Front Wall – Left and Right of Altar
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Front Left - Resurrection, Angel

Front Wall Left – Resurrection, Angel

Front Right - Nativity, Angel

Front Wall Right – Nativity, Angel

Ceiling | North and South Walls
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Ceiling - Heavenly Ring | North Wall – Angels, Evangelists, Major Feast Days

Ceiling – Heavenly Ring
North Wall – Angels, Evangelists, Major Feast Days

Ceiling - Heavenly Ring | South Wall – Angels, Evangelists, Major Feast Days

Ceiling – Heavenly Ring
South Wall – Angels, Evangelists, Major Feast Days


Back Wall
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Back Wall - Christ the Sleeping Judah, Prophets, Saints

Back Wall – Christ the Sleeping Judah, Prophets, Saints

Our Iconographer

Fr. Anthony Salzman

Fr. Anthony Salzman

Our iconographer is the V. Rev. Fr. Anthony Salzman, a priest in the Greek Archdiocese and the founder of Image and Likeness Iconography.

Fr. Anthony has given us an outline for doing four more phases of icon installation and God-willing, we will continue to adorn God’s House unto His Glory and our Salvation.


In the Orthodox Church, the church building is referred to as a Temple. Just as the Jewish Temple was the place of gathering for worship and the atonement for sins, so too, the Temple is the place where the ecclesia (“the assembly”) of the Orthodox faithful gather together to offer praise and worship to God and to ask for the pardon and forgiveness of their sins.

The Old Testament Temple was the place where the high priest would present offerings to God in the Holy of Holies on behalf of the people. For the Orthodox, the priest stands in the Sanctuary to offer prayers on behalf of the people and at the same time, represents Jesus Christ, the One True High Priest, who offered His Life for our sake.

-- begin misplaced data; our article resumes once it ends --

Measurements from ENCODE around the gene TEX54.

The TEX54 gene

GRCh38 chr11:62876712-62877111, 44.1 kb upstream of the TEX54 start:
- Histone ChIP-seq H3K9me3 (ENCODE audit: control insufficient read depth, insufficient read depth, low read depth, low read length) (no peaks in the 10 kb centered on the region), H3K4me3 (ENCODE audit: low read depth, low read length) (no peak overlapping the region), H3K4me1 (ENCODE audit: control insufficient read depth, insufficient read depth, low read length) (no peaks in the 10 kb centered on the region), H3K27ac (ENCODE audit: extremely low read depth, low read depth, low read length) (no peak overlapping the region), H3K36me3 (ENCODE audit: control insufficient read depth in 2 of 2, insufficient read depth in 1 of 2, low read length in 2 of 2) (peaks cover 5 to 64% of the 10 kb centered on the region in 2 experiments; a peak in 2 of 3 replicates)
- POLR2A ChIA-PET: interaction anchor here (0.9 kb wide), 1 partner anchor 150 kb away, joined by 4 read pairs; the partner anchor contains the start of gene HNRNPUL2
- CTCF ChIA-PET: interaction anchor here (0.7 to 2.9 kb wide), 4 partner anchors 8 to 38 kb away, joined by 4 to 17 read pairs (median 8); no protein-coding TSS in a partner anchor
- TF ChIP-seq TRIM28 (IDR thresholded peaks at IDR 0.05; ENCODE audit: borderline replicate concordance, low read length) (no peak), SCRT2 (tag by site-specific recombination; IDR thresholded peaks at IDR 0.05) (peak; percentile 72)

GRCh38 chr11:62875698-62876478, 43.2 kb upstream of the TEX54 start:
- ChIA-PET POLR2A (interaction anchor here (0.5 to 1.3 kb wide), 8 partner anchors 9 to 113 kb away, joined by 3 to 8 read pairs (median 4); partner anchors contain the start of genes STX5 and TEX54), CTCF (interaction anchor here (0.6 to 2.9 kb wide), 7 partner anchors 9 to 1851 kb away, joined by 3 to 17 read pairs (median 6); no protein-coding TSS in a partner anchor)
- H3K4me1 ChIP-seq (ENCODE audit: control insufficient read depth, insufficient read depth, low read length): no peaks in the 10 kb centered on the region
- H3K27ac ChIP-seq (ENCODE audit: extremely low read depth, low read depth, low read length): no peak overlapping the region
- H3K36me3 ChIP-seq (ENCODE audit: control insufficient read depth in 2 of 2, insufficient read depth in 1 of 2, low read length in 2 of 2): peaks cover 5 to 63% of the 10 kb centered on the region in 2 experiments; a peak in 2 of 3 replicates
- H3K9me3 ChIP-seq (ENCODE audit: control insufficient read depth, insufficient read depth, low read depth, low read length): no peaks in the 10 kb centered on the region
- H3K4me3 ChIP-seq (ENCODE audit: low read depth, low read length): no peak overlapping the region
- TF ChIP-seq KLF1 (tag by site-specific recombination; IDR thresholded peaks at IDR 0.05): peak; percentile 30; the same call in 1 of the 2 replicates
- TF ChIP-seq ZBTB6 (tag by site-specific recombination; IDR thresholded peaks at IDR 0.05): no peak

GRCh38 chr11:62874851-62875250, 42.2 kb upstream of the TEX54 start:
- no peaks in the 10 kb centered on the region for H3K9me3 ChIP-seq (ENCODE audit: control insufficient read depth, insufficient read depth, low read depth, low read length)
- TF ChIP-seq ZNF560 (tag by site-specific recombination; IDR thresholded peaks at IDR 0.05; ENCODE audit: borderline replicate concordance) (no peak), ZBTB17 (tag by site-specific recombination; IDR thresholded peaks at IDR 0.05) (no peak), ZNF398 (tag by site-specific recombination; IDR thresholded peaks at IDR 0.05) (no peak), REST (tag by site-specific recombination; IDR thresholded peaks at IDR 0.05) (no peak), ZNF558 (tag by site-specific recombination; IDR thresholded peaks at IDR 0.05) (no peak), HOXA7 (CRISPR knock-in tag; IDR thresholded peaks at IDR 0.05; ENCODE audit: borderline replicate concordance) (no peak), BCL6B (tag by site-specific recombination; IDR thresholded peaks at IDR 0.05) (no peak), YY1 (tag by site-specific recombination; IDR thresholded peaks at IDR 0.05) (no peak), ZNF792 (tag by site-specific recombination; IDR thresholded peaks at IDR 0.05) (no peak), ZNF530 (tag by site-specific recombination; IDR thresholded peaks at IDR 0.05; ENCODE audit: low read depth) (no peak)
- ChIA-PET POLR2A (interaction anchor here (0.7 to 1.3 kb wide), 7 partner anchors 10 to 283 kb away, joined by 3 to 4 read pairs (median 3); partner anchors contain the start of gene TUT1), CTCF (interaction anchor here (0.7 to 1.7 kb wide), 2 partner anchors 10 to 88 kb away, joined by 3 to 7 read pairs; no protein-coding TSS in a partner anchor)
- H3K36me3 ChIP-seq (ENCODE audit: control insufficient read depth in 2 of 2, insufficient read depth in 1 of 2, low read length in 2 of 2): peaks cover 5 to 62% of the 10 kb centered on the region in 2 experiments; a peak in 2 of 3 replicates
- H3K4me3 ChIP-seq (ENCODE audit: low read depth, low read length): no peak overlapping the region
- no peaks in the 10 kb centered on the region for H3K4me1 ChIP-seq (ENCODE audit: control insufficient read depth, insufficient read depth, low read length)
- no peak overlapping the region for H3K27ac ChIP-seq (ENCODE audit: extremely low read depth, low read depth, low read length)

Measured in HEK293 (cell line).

The Jewish Temple was the place where God descended to meet with priest and bestow forgiveness. In Orthodox worship, not only does God descend to us but we ascend to Him. The Divine Liturgy begins “Blessed is the Kingdom of the Father and of the Son and of the Holy Spirit”, declaring that we are now mystically entering the Kingdom of Heaven.

Since we understand ourselves as mystically ascending to heaven, proper imagery which heightens our sensual awareness of that reality naturally grew in the Church. Iconography is an integral part of our worship because it brings the Kingdom of Heaven to us and draws us into the Kingdom.

For the Orthodox, icons are not just decorative, but symbolically represent the presence of the persons depicted and the truth of the doctrines of the Church. Icons are venerated in the Orthodox Church and their veneration is a show of respect and love to the persons, events, or teachings depicted in the icon. Veneration is honor, which is not the same thing as worship. Veneration sets us on a path to God; worship is the end of that pathway and belongs to God alone.